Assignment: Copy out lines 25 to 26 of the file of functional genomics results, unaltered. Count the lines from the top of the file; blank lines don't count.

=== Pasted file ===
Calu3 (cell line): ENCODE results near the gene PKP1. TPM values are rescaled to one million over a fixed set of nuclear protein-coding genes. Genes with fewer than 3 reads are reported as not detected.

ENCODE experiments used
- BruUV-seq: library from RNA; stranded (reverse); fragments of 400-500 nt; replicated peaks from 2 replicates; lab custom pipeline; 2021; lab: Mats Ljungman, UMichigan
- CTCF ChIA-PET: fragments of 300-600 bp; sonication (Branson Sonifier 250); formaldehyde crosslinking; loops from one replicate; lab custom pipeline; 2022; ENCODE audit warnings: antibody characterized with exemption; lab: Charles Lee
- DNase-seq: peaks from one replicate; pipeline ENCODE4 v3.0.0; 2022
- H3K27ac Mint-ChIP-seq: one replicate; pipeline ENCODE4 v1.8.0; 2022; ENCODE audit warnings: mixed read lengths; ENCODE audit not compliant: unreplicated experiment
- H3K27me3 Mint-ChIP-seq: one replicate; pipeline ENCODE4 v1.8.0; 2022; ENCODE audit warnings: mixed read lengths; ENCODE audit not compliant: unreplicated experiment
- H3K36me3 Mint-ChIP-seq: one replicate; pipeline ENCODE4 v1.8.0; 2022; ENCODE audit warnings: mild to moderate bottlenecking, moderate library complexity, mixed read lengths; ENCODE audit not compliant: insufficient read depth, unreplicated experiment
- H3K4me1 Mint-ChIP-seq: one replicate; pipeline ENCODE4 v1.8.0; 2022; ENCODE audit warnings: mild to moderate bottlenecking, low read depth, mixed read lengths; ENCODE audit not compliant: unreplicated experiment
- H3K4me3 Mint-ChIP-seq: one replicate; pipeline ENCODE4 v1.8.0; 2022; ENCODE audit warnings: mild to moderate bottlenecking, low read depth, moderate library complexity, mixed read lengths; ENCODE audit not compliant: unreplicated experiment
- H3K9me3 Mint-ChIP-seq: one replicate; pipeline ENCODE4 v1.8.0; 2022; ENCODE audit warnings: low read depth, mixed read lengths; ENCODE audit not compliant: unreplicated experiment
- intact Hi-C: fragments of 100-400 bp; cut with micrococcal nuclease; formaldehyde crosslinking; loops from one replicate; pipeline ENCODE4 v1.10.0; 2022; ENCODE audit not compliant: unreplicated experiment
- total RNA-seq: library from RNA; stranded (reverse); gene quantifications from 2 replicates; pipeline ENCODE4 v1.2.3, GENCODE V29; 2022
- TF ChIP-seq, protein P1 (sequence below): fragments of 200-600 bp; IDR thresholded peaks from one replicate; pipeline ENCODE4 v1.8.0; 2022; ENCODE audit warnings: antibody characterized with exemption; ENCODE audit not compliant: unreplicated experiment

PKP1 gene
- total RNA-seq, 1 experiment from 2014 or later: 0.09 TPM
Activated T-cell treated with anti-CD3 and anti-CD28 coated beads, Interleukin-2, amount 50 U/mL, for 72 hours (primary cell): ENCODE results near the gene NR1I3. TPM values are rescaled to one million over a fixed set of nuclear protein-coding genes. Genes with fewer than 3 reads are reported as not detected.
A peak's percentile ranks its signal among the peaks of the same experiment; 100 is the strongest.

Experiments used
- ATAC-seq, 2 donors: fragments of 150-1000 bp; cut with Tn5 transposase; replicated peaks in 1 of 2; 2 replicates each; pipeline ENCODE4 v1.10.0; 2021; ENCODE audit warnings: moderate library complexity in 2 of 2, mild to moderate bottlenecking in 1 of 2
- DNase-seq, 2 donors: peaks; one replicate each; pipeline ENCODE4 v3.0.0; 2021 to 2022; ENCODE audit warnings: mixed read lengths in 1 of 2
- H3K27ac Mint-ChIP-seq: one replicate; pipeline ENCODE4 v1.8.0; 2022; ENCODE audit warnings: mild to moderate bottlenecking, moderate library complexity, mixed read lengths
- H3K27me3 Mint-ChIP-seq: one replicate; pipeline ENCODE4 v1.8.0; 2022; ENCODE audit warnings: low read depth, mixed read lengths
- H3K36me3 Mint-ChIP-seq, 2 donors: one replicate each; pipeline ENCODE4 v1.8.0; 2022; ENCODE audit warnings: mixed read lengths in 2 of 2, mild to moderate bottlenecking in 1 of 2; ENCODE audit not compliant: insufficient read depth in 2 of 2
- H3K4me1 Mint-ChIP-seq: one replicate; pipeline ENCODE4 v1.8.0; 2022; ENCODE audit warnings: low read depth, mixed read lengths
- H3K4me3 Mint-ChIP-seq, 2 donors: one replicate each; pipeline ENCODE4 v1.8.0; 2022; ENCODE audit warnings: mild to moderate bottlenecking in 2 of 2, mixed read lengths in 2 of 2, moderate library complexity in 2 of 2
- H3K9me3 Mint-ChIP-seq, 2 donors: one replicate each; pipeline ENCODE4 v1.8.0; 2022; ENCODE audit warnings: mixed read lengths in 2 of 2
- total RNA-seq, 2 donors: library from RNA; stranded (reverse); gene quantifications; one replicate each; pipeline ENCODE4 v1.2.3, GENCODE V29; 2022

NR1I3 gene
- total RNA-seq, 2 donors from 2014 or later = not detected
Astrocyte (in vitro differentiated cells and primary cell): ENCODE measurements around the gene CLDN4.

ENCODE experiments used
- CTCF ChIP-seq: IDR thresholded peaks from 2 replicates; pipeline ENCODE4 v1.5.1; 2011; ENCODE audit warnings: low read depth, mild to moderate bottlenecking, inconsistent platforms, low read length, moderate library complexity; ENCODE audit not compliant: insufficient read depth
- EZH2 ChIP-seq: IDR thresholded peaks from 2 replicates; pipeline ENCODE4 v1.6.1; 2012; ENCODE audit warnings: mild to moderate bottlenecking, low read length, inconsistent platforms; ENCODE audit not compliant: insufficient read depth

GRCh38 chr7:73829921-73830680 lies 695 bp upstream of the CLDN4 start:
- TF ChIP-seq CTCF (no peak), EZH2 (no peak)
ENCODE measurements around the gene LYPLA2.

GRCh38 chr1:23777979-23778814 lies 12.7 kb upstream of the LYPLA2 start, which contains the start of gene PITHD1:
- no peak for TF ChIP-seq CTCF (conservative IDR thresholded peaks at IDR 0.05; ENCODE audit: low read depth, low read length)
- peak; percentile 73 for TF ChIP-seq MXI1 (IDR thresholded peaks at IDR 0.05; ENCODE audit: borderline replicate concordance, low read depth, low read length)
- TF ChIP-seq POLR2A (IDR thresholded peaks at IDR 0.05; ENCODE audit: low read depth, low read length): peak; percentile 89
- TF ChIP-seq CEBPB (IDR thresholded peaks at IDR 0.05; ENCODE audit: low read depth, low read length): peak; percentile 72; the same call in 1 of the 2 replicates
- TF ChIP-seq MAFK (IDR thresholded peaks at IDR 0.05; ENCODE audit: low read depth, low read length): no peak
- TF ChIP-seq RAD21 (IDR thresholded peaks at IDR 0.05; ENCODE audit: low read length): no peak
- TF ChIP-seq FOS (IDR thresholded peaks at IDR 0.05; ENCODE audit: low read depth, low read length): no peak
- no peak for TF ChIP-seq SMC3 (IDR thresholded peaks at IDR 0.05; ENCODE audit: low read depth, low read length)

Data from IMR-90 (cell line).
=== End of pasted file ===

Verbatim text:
- H3K4me1 Mint-ChIP-seq: one replicate; pipeline ENCODE4 v1.8.0; 2022; ENCODE audit warnings: low read depth, mixed read lengths
- H3K4me3 Mint-ChIP-seq, 2 donors: one replicate each; pipeline ENCODE4 v1.8.0; 2022; ENCODE audit warnings: mild to moderate bottlenecking in 2 of 2, mixed read lengths in 2 of 2, moderate library complexity in 2 of 2